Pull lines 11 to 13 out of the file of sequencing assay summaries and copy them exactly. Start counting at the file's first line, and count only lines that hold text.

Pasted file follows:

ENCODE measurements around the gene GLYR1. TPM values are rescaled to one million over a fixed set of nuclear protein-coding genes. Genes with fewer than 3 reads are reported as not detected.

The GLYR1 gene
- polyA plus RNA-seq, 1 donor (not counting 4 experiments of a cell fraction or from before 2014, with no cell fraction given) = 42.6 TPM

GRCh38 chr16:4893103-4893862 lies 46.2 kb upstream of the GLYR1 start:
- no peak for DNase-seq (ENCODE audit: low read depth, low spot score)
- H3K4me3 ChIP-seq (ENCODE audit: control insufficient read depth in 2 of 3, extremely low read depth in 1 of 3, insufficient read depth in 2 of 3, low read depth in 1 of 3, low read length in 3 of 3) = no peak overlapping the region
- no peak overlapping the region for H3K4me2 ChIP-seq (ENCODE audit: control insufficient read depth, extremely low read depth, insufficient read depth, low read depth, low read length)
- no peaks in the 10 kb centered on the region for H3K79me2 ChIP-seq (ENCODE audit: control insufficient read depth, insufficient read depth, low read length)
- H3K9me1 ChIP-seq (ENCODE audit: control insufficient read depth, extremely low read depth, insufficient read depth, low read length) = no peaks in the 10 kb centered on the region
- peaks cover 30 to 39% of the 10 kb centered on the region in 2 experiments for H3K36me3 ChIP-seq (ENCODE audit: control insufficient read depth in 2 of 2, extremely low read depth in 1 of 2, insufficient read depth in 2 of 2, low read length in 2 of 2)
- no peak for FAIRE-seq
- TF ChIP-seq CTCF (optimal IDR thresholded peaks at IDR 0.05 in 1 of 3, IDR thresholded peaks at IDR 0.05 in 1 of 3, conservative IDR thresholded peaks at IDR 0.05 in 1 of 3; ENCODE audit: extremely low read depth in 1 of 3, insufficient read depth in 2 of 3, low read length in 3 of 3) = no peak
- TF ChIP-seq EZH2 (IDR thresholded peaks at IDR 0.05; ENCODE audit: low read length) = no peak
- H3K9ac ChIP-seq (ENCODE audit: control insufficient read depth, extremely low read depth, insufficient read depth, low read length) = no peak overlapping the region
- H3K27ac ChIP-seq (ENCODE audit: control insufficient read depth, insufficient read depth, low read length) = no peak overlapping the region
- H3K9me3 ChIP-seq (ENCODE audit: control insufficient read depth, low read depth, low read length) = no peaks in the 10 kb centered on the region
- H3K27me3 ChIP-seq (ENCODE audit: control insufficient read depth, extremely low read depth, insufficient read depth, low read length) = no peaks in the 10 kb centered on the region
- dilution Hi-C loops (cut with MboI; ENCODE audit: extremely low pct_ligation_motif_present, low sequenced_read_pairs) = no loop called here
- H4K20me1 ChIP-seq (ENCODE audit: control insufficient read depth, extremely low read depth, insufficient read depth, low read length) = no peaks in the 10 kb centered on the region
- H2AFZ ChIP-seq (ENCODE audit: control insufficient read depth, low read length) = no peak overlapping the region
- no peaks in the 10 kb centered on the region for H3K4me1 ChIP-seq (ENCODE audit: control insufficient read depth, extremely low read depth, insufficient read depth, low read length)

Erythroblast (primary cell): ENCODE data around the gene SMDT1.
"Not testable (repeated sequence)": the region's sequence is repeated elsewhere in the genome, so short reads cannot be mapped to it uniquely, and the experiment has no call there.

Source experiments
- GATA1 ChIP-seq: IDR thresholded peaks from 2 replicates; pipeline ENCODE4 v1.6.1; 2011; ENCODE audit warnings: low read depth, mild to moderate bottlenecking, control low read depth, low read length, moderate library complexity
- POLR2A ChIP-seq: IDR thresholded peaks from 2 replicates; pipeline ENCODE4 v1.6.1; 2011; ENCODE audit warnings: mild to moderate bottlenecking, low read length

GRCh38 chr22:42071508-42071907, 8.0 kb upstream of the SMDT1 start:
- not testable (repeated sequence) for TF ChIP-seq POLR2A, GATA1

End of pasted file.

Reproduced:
- no peak for FAIRE-seq
- TF ChIP-seq CTCF (optimal IDR thresholded peaks at IDR 0.05 in 1 of 3, IDR thresholded peaks at IDR 0.05 in 1 of 3, conservative IDR thresholded peaks at IDR 0.05 in 1 of 3; ENCODE audit: extremely low read depth in 1 of 3, insufficient read depth in 2 of 3, low read length in 3 of 3) = no peak
- TF ChIP-seq EZH2 (IDR thresholded peaks at IDR 0.05; ENCODE audit: low read length) = no peak